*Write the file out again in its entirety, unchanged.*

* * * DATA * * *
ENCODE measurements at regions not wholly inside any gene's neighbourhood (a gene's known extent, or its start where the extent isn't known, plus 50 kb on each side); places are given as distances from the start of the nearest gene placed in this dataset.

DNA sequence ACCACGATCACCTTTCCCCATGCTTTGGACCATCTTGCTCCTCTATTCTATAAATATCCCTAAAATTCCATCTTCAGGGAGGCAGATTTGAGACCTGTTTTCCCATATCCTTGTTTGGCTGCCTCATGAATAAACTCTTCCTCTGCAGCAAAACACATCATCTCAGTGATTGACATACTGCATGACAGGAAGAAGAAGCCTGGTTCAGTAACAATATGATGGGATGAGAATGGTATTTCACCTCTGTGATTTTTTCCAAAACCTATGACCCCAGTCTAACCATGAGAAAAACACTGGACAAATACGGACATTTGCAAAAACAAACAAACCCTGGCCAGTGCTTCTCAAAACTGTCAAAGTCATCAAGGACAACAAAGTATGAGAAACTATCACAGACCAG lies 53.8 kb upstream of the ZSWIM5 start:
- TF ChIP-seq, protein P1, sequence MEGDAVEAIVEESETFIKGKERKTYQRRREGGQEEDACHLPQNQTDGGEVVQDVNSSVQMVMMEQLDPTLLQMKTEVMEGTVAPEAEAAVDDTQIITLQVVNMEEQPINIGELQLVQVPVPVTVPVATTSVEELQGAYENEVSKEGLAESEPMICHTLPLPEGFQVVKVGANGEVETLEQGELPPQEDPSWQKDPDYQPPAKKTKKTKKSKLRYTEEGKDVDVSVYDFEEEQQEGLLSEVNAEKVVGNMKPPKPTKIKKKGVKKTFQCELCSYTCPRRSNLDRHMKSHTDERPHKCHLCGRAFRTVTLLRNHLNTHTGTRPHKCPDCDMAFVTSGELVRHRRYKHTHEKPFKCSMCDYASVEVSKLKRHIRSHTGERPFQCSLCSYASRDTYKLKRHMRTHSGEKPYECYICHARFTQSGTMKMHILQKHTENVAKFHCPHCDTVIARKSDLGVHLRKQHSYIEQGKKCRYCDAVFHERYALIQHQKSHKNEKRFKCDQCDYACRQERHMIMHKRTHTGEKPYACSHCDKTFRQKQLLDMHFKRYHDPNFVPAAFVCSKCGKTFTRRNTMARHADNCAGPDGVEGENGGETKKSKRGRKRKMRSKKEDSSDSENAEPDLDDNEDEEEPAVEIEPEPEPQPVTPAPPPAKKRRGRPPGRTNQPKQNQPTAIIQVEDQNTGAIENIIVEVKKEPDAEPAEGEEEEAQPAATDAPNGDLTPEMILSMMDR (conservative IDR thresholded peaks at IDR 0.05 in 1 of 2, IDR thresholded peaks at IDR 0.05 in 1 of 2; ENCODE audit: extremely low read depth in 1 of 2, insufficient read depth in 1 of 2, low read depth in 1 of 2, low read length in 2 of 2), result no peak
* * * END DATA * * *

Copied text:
ENCODE measurements at regions not wholly inside any gene's neighbourhood (a gene's known extent, or its start where the extent isn't known, plus 50 kb on each side); places are given as distances from the start of the nearest gene placed in this dataset.

DNA sequence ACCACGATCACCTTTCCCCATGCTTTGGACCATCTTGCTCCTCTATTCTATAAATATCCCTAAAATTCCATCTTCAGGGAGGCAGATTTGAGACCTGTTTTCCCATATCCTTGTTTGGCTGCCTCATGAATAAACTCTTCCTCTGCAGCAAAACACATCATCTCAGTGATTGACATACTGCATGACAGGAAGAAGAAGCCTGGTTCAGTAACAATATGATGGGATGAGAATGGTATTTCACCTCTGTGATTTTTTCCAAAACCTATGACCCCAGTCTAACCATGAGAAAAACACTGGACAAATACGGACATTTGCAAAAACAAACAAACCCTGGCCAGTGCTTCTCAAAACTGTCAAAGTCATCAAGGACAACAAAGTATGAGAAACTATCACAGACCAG lies 53.8 kb upstream of the ZSWIM5 start:
- TF ChIP-seq, protein P1, sequence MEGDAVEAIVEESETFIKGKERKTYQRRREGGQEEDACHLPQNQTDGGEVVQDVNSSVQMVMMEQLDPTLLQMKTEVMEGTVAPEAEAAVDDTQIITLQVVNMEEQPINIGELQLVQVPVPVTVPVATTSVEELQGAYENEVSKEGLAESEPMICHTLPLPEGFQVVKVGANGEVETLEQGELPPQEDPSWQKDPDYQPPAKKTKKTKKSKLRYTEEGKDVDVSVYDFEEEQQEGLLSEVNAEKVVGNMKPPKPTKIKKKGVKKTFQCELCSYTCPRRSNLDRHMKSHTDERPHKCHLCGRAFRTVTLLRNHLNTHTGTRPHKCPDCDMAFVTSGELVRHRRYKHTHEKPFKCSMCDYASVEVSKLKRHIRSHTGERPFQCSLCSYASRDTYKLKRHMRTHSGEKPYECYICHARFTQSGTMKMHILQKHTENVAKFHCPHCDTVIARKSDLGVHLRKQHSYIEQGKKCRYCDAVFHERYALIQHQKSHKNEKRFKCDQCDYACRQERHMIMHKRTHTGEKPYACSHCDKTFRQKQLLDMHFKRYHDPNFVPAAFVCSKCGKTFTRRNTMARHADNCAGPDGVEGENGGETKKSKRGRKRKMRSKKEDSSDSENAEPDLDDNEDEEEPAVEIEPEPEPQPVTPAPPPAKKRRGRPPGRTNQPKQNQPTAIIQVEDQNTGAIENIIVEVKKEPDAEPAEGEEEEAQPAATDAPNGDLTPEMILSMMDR (conservative IDR thresholded peaks at IDR 0.05 in 1 of 2, IDR thresholded peaks at IDR 0.05 in 1 of 2; ENCODE audit: extremely low read depth in 1 of 2, insufficient read depth in 1 of 2, low read depth in 1 of 2, low read length in 2 of 2), result no peak